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The Geology of Aconcagua

By Marieke Dechesne

Aconcagua, with its 6,962 m above sealevel is impressively higher than its surroundings, and is even the highest mountain outside the Himalayas. The geologic explanation for this is found deep below the surface. Aconcagua is part of the Cordillera Principal, the backbone of the Andes Mountains, which are the result of subduction of the oceanic Nazca Plate under the South American continent. Typically, when an oceanic plate collides with another plate, the oceanic plate gets pushed under, because its material is usually denser relative to its surroundings. The oceanic plate will melt at depth and when the magma heats up it rises back to the surface to form volcanoes. A striking observation can be made when looking at a map between 28ο and 33 o latitude in Argentina and Chile: there are no active volcanoes in this zone! It appears from earthquake observations that reveal the depths of the oceanic plates that the oceanic Nazca plate is not dipping under the continent as steeply under the Aconcagua region, than just south of it (see Figure 1).

Figure 1. Block Diagrams illustrating that the angle of subduction is a lot shallower in the Aconcagua region (block diagram A) than to the south near Tupungato (still an active volcano) in diagram B. The shallow angle of subduction caused cessation of volcanism and resulted in thrust faulting. The map on the bottom right shows with a hatched area the zone without active volcanism (Ramos, 1996).

Volcanic History

Aconcagua used to be a volcano, when the oceanic plate dipped at a higher angle under the continent in this region as well. However, sometime in the Miocene, about 10-8 million years ago, the subduction angle started to decrease resulting in a stop of the melting and more horizontal stresses between the oceanic plate and the continent, causing the thrust faults that lifted Aconcagua up off its volcanic root.

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Figure 2: Geologic Cross Section from west (A) to east (B) through the Confluencia base camp of the Aconcagua Normal Route, showing the complex structural nature below the base of Aconcagua, especially note the extensive thrust faults that lifted Aconcagua up (from Ramos et al., 1996).

The Aconcagua Region has not always been this high in geologic times. Aconcagua, used to be an active stratovolcano (from the Late Cretacious or Early Paleocene through the Miocene), and consisted of several volcanic complexes, on the edge of a basin with a shallow sea. The rocks found on Aconcagua’s flanks are all volcanic and consist of lavas, breccias and pyroclastics. The shallow marine basin had already formed earlier (Triassic), even before Aconcagua arose as a volcano. However, volcanism has been present in this region for as long as this basin was around and volcanic deposits interfinger with marine deposits throughout the sequence. The colorful greenish, blueish and grey deposits that can be seen in the Horcones Valley and south of Puente Del Inca, are carbonates, limestones, turbidites and evaporates that filled this basin. The red colored rocks are intrusions, cinder deposits and conglomerates of volcanic origin.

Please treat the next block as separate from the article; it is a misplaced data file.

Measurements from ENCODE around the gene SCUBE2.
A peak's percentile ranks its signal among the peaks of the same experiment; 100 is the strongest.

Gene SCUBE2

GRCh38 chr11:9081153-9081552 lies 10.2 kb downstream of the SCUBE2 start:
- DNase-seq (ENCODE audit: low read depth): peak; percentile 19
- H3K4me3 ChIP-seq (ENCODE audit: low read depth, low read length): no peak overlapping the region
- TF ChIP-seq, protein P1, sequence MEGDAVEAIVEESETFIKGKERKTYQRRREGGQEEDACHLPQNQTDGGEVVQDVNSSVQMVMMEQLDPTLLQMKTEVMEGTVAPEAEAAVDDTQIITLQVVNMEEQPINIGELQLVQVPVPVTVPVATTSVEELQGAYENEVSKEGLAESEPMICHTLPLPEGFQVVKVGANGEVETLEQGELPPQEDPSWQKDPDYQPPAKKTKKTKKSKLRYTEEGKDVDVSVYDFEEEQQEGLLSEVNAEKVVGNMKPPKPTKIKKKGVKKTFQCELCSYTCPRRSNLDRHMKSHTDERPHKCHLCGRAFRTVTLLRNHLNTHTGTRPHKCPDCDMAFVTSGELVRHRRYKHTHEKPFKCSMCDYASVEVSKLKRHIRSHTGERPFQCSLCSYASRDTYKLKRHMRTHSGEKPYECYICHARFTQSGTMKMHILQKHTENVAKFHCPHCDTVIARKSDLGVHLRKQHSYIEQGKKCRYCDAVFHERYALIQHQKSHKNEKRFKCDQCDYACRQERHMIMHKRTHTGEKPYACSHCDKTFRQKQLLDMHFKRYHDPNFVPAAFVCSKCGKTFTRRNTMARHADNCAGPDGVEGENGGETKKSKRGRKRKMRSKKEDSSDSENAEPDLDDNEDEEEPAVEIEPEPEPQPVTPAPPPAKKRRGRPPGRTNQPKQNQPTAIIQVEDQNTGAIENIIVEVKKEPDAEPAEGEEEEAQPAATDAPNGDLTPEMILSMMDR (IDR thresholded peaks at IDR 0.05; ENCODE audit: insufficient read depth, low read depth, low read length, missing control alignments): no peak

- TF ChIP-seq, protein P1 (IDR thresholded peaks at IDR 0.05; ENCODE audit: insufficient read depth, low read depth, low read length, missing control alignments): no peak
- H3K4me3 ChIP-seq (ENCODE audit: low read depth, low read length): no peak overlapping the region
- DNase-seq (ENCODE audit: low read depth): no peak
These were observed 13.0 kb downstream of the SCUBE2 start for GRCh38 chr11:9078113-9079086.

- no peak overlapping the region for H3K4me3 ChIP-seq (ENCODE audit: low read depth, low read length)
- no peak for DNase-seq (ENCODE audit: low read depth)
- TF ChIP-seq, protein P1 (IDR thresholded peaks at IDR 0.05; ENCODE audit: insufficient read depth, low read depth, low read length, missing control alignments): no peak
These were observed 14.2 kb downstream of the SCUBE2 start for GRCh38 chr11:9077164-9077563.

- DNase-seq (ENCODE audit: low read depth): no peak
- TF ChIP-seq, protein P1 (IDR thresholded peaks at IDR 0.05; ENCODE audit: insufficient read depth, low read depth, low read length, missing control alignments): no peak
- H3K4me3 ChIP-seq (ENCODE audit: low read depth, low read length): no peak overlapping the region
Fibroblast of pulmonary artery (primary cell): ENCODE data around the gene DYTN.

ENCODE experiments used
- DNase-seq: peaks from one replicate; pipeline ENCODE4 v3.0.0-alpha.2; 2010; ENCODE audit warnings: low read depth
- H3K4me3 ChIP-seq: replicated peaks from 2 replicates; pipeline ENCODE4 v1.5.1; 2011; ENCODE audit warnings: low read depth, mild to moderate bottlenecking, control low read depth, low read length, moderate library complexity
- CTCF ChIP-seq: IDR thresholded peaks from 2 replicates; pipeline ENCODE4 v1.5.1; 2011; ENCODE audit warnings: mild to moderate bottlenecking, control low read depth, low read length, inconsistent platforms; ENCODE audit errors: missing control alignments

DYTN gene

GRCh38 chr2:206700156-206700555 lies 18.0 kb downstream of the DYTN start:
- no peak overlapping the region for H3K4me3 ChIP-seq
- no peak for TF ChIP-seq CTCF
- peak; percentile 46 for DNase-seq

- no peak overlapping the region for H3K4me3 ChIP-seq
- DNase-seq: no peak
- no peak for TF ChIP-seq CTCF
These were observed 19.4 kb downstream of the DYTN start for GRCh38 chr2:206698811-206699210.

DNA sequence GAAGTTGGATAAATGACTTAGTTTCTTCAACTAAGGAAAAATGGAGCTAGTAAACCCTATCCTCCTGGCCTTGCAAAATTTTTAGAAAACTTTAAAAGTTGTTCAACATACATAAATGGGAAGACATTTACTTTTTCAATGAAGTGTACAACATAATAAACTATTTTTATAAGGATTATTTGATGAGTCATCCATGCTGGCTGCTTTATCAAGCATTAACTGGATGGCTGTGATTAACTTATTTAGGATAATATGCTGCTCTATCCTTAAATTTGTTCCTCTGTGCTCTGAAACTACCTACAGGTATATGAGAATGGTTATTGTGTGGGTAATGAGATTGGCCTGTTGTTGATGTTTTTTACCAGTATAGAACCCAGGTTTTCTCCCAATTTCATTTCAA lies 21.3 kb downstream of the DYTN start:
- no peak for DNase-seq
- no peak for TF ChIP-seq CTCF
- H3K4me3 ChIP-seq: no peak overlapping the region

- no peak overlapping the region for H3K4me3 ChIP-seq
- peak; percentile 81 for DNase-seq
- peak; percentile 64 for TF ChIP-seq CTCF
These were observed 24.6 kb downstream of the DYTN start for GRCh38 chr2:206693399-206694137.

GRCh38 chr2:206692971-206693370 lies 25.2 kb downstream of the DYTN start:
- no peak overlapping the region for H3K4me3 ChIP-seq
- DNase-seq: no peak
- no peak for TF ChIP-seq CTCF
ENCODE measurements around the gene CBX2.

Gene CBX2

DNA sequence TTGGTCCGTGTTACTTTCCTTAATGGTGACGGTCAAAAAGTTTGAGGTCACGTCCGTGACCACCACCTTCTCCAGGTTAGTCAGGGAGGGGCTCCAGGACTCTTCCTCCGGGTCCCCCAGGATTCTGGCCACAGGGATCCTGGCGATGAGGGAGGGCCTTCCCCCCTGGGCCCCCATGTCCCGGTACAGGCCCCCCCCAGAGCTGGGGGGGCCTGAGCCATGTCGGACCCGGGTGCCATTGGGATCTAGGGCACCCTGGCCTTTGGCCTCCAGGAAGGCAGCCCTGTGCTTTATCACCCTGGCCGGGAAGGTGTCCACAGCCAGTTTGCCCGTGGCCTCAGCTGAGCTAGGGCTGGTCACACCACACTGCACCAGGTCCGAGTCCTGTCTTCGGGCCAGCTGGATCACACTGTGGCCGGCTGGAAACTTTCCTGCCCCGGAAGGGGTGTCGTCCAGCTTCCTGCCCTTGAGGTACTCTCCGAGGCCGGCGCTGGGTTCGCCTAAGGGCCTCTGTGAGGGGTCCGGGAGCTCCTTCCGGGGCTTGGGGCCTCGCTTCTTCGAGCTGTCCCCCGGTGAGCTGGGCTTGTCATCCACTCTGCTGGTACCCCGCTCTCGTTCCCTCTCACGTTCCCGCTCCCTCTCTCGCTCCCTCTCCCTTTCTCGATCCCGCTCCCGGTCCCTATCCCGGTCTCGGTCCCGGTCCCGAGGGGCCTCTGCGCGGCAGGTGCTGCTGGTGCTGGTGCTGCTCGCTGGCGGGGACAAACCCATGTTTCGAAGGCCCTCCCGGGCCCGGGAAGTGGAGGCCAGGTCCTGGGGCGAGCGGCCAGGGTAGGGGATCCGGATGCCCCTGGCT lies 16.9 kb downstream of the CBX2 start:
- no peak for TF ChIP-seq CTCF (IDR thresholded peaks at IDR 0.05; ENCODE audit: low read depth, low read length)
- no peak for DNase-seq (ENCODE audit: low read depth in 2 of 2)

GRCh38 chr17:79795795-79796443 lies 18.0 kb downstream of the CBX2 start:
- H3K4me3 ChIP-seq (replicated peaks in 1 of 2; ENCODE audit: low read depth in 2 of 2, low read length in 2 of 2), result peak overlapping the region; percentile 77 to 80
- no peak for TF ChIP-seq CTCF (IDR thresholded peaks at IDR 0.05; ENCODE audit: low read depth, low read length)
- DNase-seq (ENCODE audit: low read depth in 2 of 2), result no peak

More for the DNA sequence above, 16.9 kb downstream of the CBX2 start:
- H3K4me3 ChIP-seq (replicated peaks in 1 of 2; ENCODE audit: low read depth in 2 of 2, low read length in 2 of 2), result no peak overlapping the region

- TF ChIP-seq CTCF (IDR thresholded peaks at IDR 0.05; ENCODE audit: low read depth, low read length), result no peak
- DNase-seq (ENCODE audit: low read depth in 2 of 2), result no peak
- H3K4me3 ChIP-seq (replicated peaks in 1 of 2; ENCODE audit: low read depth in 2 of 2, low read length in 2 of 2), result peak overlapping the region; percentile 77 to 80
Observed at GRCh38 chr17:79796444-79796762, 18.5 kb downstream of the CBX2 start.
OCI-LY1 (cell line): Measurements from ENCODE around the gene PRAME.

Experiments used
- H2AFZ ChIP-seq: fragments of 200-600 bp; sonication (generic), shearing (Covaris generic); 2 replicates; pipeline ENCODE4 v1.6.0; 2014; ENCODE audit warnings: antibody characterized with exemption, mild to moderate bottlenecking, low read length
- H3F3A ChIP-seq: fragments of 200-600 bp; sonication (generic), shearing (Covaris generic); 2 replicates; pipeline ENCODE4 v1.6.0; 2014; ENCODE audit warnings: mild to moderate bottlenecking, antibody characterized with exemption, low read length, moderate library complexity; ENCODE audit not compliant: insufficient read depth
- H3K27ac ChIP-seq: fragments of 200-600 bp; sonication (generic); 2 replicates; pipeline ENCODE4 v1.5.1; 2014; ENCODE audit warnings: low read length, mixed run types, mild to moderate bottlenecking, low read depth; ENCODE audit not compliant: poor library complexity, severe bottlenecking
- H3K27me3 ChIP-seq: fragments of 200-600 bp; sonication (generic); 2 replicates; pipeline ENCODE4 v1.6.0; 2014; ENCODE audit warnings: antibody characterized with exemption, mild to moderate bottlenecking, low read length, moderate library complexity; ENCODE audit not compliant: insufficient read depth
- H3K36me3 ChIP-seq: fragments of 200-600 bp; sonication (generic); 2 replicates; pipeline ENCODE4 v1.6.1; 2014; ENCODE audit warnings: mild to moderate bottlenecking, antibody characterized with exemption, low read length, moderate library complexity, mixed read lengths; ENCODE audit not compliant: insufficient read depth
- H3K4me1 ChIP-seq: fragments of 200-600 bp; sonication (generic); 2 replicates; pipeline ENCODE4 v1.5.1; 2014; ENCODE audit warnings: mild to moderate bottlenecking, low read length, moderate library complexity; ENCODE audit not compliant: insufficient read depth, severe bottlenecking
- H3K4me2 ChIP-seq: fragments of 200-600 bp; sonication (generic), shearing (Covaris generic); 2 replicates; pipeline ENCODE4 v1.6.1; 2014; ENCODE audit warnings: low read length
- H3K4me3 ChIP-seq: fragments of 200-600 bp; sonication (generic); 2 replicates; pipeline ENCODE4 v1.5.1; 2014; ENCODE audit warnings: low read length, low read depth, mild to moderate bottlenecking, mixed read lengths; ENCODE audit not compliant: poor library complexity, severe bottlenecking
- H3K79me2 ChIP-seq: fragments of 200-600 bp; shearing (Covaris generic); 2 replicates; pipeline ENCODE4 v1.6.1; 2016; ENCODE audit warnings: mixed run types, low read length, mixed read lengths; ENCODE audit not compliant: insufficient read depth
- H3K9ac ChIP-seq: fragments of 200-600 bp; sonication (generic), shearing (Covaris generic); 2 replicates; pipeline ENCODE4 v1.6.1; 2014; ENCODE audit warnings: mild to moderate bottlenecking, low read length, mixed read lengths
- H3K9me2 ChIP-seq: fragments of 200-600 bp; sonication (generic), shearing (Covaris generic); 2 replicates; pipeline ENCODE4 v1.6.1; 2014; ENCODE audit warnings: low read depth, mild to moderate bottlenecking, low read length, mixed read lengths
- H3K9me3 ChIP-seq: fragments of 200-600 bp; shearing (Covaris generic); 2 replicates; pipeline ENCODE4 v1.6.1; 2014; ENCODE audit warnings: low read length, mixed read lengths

Figure 3a (above): Schematic sketch of the Mesozoic basin fill and associated formations when Aconcagua was an active volcanic complex (Ramos et al. 1996). Figure 3b (Right): Upper Jurassic marine deposits seen from the Confluencia base camp in 2006.

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More recent deposits are the glacial moraines that are found all along the Normal Route as far down as our starting point, Puente del Inca, which appears to be the farthest extent that the glaciers have reached in the much colder Pleistocene times. Looking at where the glaciers are now (the first and lowest one will be encountered at the Confluencia base camp) one can observe that they have retreated significantly. Landslides are also very common in this steep and tectonically active terrain.

Glacial History

While drinking wine in Mendoza after our climb, another thing to ponder is why the Malbec wine tastes so good. It is not only the fact that you are drinking melting water from the glaciers of Aconcagua, but also because of the special ground the grapes are grown on. This ground, called Cuyania, has mysteriously traveled as its own microcontinent from a position where it used to be the other side of the Ouachita Embayment, south of the Appalachian platform in the current US! Cuyania started to travel after the Mid- to Late- Ordovician via plate tectonics to Argentina, where it was sutured to the rocks near Mendoza at the end of the Devonian at about 465 million years ago (Ramos 1996 and 2004).

Final Thoughts

References Darwin, C. 1846 Geological Observations in South America, London. Bonorino, F. G., 1950. Geologic Cross-Section of the Cordillera de los Andes at about parallel 33° L.S. (Argentina - Chile). Geological Society of America Bulletin 61;17-26 Ramos, V.A. 2004. Cuyania, An Exotic Block to Gondwana: Review of a Historical Success and the Present Problems. Gondwana Research, Volume 7, Issue 4, pages 1009 – 1026. Ramos, V.A., et al., 1996. Geologia De La Region Aconcagua, Provinces de San Juan y Mendoza. Subsecretaria de Mineria de La Nacion. Direccion National del Servicio Geologico, Annales 24 (1): 1-8, Buenos Aires 510 pages.

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